On the other hand, researchers at AIST have found that glycylglycine-type amphiphilic molecules (hereafter referred to as "peptide lipids") form organic nanotubes in water even though they form metal complexes and that the metal ions exist on the surface of the nanotubes thus formed. However, because of the low solubility of the peptide lipids in water, only approximately 0.5 g of the metal-complex-type organic nanotubes could be formed from 1 liter of water.
This research was carried out as part of the Solution Oriented Research for Science and Technology (SORST) project, the contract research of Japan Science and Technology Agency (FY 2005 - 2008).
Details of Research
In this research, we found that we could obtain organic nanotubes consisting of metal complexes by adding an aqueous solution of metal salts to a suspension of peptide lipids in alcohol. The sheet-like structure of the peptide lipids suspended in alcohol changed to the nanotube structure within 10 minutes of addition of the metal salt solution.
In the conventional method of nanotube formation, the peptide lipids are dissolved in water by addition of 1 equivalent of alkali and subsequent ultrasonication and warming at approximately 40 °C. Despite these efforts, only 0.01 g of the peptide lipids could be dissolved in 20 mL of water. On the other hand, in our new method, peptide lipids can be easily suspended in alcohol by simple stirring. Thus, this method consumes less energy and is highly convenient. Since solubility of the peptide lipids is not a limiting factor, the yields are dramatically increased. As of now, it has been possible to form 2 g of nanotubes from 20 ml of alcohol, which implies that the yield is almost 200 times that obtained in the conventional method. Further enhancement of the yield also appears possible.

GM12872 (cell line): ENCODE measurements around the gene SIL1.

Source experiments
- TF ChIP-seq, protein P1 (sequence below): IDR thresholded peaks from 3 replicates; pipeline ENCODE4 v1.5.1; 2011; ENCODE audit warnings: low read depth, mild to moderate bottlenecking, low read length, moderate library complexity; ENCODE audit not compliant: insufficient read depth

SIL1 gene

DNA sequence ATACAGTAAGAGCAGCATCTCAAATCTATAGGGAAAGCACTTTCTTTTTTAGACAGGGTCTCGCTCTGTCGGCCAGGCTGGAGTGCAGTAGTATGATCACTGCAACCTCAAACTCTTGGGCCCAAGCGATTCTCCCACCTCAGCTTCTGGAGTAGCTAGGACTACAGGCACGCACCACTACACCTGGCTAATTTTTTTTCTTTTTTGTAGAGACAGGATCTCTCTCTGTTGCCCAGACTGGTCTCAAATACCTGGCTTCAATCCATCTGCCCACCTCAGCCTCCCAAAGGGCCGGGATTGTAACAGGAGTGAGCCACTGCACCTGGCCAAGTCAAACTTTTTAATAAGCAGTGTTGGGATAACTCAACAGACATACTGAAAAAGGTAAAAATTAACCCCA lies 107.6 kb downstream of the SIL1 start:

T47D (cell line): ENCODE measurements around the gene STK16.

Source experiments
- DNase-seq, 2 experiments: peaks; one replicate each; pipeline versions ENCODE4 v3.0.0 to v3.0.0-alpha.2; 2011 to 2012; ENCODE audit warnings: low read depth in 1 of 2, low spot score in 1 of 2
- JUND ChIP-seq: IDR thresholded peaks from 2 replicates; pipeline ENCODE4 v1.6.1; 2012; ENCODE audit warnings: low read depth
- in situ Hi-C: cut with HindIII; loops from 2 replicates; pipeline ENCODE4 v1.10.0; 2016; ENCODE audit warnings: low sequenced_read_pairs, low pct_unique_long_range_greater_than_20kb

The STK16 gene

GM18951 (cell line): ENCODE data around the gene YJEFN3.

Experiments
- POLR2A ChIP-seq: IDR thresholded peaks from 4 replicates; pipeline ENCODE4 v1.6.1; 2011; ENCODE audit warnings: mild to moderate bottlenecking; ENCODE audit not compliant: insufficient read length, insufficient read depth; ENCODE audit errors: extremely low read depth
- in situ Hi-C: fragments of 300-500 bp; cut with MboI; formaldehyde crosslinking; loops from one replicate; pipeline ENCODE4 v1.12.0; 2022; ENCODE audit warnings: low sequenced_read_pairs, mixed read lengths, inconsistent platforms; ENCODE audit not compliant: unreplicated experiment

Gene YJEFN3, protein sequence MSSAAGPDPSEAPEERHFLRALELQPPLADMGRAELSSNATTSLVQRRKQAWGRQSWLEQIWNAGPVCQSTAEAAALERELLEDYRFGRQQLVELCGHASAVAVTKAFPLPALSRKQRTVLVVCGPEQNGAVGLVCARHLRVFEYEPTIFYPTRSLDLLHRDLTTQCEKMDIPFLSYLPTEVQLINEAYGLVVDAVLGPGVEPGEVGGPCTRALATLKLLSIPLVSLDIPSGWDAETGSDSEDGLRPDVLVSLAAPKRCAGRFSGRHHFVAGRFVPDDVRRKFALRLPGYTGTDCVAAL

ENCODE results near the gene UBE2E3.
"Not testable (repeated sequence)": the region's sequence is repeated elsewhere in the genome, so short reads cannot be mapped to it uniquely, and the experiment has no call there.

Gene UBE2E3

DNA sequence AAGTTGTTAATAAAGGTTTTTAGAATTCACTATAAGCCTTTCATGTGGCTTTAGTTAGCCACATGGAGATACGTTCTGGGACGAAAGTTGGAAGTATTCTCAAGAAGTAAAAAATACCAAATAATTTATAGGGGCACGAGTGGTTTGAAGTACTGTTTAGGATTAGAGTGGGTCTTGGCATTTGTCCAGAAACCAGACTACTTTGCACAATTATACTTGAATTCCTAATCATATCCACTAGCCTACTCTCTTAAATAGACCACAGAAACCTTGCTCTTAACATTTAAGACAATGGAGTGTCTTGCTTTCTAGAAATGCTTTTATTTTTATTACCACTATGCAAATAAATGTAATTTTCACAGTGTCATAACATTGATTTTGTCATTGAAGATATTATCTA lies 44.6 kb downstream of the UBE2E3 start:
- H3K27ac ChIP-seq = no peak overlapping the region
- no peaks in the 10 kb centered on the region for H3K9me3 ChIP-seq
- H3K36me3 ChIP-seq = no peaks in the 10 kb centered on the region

The metal-complex-type organic nanotubes that have been synthesized in bulk have metal ions on their surfaces. They are the third example of such organic nanotubes, the first two being organic nanotubes with hydroxy groups and carboxyl groups on their surfaces. All metal ions that can coordinate with carboxylate anions (-COO-) can be used for synthesizing these organic nanotubes. Metal ions that have been successfully used for nanotube synthesis at present include Zn2+, Cu2+, Co2+, Ni2+, Fe2+, and Mg2+.
Since our organic nanotubes have metal ions on their inner and outer surfaces, they can be used as encapsulating, adsorbing, or separating agents for functional materials, including drugs, which are not compatible with organic nanotubes having hydroxy or carboxyl groups on their surfaces. An example of one of these applications is the selective adsorption of gold nanoparticles having surface amino groups (-NH2) on copper-complex-type organic nanotubes. These organic nanotubes are also expected to be useful for the adsorption or separation of biopolymers such as DNA and proteins.
Metallic nanostructures obtained using metal-complex-type organic nanotubes as templates may find applications as electronic, magnetic, and optical materials. We have succeeded in fabricating metal-oxide nanotubes by sintering metal-complex-type organic nanotubes in air and organic nanotubes with silver nanoparticles embedded in their membranes by photoreduction of silver-complex-type organic nanotubes.
Metal-complex-type organic nanotubes are nanomaterials with a novel structure, and though their concrete applications have not been identified as yet, they have potential applications in various fields such as medical and health care and in nanobiotechnology as encapsulating, adsorbing, and separating agents for low-molecular-weight molecules having functional groups that can coordinate with metals, DNA, and proteins. They can also be used as catalysts using transition metal coordinating to the nanospace. They can be converted to metal-oxide nanotubes or hybrid nanotubes in which metal nanoparticles are dispersed and then used as electronic, magnetic, and optical materials.